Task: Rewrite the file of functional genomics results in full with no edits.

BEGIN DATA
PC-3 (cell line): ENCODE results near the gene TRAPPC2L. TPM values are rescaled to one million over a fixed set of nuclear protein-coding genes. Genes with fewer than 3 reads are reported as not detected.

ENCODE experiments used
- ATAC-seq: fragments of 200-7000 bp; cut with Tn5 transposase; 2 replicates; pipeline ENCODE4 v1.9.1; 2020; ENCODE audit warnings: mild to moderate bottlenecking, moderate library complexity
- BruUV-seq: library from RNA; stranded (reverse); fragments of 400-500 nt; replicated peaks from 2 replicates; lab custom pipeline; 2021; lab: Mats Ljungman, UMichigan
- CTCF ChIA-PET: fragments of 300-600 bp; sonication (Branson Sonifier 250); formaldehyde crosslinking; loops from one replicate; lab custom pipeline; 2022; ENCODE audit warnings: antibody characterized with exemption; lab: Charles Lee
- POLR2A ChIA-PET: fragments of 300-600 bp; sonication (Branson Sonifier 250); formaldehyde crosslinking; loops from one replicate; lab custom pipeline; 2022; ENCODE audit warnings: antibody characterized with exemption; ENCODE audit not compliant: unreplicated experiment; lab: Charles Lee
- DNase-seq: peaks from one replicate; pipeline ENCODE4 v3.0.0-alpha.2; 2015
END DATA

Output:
PC-3 (cell line): ENCODE results near the gene TRAPPC2L. TPM values are rescaled to one million over a fixed set of nuclear protein-coding genes. Genes with fewer than 3 reads are reported as not detected.

ENCODE experiments used
- ATAC-seq: fragments of 200-7000 bp; cut with Tn5 transposase; 2 replicates; pipeline ENCODE4 v1.9.1; 2020; ENCODE audit warnings: mild to moderate bottlenecking, moderate library complexity
- BruUV-seq: library from RNA; stranded (reverse); fragments of 400-500 nt; replicated peaks from 2 replicates; lab custom pipeline; 2021; lab: Mats Ljungman, UMichigan
- CTCF ChIA-PET: fragments of 300-600 bp; sonication (Branson Sonifier 250); formaldehyde crosslinking; loops from one replicate; lab custom pipeline; 2022; ENCODE audit warnings: antibody characterized with exemption; lab: Charles Lee
- POLR2A ChIA-PET: fragments of 300-600 bp; sonication (Branson Sonifier 250); formaldehyde crosslinking; loops from one replicate; lab custom pipeline; 2022; ENCODE audit warnings: antibody characterized with exemption; ENCODE audit not compliant: unreplicated experiment; lab: Charles Lee
- DNase-seq: peaks from one replicate; pipeline ENCODE4 v3.0.0-alpha.2; 2015